MAF’s very own purpose is to share God’s love through aviation and technology, with a vision of seeing isolated people physically and spiritually transformed in Christ’s name. MAF’s core business is aviation but with this comes the opportunity to invest into people’s lives in many other ways.

MAF is in a privileged position in Arnhem Land because through invitation by the Yolŋu (Aboriginal) over 40 years ago, MAF is able to provide a vital aviation service yet at the same time proclaiming the Word of God.

One of the ways MAF is proclaiming the Word of God is through the means of technology. In a world where technology has such a prominent place in people’s lives, most cannot do without their mobile devices. This phenomenon is becoming the same for the Yolŋu of Arnhem Land, as technology has firmly taken its place. Smartphones and Tablets are becoming a way of community and bush life. The devices are not just used for phone calls but for listening to music, taking photos and sharing files.

MAF Technology Services has seen the huge potential that presents itself with this and has been working hard on making Gospel resources available to mobile media via various means: (The ones in blue are click-able and have a further story)

MicroSD Cards (Suitable for Mobile devices): Preloaded with Gospel presentations, audio Bibles, imagery and testimonies. These have been distributed during Easter and Christmas and are available for sale at the MAF resource shop.

Solar Powered MP3 Players: Preloaded with portions of Yolŋu Matha audio scripture, English Bibles, gospel music. These are a great device for those who don’t embrace the world of the mobile. It provides a means of listening through headphones or through external speaker.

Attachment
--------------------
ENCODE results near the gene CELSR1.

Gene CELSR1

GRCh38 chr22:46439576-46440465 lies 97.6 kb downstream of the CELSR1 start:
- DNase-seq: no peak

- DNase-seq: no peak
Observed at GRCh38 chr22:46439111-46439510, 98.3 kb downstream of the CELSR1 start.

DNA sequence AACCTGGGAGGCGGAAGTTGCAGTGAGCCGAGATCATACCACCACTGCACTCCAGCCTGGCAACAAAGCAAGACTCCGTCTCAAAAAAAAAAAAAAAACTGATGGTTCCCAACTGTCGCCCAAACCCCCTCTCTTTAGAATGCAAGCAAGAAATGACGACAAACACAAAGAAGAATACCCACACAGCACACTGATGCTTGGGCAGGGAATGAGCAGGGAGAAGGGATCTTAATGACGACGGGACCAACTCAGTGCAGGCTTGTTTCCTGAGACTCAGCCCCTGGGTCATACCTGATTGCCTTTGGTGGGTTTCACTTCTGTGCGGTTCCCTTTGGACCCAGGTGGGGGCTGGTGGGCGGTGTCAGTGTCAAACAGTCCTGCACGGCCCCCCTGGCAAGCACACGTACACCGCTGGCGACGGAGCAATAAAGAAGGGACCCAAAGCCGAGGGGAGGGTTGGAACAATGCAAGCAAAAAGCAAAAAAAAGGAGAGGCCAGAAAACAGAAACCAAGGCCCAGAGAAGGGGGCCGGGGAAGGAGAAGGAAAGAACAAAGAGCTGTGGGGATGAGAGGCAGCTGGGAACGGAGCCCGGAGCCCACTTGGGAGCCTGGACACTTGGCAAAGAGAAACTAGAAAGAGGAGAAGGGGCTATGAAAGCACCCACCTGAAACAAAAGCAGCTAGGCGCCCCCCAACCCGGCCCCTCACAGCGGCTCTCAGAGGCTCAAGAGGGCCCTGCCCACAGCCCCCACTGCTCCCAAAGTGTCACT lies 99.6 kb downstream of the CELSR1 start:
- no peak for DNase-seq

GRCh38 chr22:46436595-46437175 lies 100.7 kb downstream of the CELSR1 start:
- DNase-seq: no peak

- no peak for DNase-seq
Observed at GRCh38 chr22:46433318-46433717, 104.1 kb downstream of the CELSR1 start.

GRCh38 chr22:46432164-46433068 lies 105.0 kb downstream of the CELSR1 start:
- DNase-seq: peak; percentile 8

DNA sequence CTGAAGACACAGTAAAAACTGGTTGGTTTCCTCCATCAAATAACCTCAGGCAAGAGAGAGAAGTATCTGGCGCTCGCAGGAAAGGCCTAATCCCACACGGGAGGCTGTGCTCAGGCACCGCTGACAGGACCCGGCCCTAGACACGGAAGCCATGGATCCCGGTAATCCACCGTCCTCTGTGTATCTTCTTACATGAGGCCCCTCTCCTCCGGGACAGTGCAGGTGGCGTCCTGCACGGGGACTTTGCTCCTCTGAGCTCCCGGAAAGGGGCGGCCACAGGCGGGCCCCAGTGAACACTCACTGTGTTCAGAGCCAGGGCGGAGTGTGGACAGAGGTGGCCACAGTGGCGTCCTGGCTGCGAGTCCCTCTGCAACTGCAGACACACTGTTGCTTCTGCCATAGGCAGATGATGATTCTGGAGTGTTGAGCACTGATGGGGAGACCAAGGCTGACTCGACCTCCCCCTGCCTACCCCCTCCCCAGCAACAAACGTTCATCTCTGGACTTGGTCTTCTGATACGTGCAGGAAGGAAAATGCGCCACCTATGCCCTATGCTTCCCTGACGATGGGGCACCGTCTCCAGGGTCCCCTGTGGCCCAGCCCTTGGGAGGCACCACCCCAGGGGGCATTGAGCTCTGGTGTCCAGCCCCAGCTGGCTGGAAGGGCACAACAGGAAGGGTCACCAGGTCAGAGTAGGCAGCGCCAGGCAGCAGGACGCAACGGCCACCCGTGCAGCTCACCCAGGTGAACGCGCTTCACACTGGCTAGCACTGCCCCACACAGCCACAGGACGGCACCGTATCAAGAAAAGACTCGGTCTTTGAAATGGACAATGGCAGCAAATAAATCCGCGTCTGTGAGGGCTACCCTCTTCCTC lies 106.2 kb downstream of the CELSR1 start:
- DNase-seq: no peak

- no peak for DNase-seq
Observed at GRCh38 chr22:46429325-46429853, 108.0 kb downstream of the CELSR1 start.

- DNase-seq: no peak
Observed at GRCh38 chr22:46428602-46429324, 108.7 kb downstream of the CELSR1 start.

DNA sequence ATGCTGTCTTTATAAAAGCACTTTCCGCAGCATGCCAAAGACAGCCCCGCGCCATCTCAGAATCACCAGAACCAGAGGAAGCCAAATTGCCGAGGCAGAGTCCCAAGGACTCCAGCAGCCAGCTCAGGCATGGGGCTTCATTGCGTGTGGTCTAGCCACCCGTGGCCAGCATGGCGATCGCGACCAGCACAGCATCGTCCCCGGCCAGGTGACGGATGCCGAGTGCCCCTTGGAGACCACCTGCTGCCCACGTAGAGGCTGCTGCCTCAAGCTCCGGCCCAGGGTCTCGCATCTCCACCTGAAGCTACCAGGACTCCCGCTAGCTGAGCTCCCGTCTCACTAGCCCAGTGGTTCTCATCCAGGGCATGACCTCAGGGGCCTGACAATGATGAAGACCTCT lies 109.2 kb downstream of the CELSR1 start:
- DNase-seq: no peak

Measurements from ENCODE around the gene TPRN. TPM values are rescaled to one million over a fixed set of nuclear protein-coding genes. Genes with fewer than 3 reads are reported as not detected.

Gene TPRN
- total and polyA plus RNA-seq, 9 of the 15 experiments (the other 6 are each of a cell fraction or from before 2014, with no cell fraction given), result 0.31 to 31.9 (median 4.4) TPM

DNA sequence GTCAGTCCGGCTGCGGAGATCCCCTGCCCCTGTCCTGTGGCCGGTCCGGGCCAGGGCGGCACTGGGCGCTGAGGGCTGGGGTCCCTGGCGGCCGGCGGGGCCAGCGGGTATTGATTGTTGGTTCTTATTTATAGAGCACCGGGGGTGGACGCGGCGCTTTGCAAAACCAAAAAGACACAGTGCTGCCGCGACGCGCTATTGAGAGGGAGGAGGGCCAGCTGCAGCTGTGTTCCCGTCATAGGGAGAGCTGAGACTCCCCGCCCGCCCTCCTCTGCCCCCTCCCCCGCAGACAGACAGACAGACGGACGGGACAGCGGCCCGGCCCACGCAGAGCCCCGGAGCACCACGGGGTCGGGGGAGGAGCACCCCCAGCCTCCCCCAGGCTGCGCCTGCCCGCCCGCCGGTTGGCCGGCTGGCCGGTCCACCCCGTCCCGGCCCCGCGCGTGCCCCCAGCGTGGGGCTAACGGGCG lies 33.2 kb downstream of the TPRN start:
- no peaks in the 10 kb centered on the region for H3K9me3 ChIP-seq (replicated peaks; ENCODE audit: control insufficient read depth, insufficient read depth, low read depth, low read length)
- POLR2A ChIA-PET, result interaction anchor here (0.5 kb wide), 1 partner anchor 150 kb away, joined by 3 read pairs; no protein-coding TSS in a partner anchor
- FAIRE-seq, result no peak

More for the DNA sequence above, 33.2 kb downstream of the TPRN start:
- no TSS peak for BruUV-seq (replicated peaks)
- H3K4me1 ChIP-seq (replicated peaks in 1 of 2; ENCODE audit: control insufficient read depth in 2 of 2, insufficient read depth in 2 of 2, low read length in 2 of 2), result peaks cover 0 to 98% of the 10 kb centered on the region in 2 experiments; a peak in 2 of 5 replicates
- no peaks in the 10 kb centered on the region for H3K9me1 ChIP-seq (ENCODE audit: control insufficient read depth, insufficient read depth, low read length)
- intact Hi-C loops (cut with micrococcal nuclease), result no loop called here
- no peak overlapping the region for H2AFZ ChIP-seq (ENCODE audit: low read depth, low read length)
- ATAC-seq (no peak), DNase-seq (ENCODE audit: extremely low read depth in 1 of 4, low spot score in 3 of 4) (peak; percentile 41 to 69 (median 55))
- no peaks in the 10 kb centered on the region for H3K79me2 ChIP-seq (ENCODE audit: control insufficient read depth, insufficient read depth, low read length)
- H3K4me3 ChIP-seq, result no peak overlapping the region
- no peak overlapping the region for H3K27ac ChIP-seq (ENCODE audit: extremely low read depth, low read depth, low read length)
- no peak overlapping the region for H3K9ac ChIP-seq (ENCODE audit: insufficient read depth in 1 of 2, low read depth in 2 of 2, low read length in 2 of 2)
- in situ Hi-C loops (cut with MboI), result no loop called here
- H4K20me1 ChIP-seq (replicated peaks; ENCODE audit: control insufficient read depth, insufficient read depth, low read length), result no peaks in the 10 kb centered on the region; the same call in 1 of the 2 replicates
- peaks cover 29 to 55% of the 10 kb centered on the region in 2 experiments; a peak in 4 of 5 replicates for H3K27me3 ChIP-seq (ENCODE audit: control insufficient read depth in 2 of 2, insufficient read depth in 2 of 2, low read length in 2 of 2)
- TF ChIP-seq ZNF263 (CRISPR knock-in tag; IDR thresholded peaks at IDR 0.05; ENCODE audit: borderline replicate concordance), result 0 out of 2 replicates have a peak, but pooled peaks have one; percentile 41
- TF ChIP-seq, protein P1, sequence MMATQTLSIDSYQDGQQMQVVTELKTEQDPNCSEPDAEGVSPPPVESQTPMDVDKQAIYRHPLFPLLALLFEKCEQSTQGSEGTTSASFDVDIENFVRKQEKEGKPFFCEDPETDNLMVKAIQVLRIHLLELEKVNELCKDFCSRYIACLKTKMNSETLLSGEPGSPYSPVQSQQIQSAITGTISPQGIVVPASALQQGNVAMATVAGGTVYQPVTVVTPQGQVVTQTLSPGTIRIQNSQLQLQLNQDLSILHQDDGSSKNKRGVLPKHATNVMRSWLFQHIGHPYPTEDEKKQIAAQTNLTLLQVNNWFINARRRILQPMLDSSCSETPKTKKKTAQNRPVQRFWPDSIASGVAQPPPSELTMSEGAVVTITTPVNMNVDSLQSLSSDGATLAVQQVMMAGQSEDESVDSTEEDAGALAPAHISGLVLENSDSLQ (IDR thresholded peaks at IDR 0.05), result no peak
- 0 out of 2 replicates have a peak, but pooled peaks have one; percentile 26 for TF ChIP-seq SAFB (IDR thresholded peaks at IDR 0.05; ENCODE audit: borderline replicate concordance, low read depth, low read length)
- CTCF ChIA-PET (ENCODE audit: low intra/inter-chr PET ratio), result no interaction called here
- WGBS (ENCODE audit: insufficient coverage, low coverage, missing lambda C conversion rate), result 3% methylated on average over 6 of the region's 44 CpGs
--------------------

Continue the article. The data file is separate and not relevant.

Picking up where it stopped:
Electronic Tablets:  Preloaded with gospel presentations, sermons, audio Bibles, imagery, testimonies and much more. MAF has been working with some key Yolŋu leaders and mature Christians in various communities. These tablets provide a means for technical evangelism and discipleship.

WIFI Access Points: MAF has set up a series of Electronic WIFI access points. When a user connects to these particular access points they are directed to a page on their Internet Browser. On this page they can click to listen to music, watch videos or read the Word of God. These resources can be also be downloaded for free. MAF has in place both powered and battery operated WIFI access versions. Battery operated versions has meant the devices can be taken to homelands and used outdoors.

SMS Scriptures: A system has been set up that allows mobile users to subscribe to weekly Scriptures. People can join and leave the subscription service at anytime. This system has provided a means of spreading God’s Word right into the hands of the people.

In the end it’s simply technology being used to connect God’s people with God’s heart.


(Profiling MQR – Mike Quebec Romeo)

Over the past twenty years or so our society has made some major leaps in the quality and use of technology. Look at a film made in the eighties and see the ‘mobile’ phones used then- about as portable as a brick! Things like GPS in our cars and MP3 players are now taken for granted and we have wireless headphones to listen to music. The mobile phones now have not only shrunk but are more like portable mini computers! We have apps for everything and news, weather and TV are at our fingertips.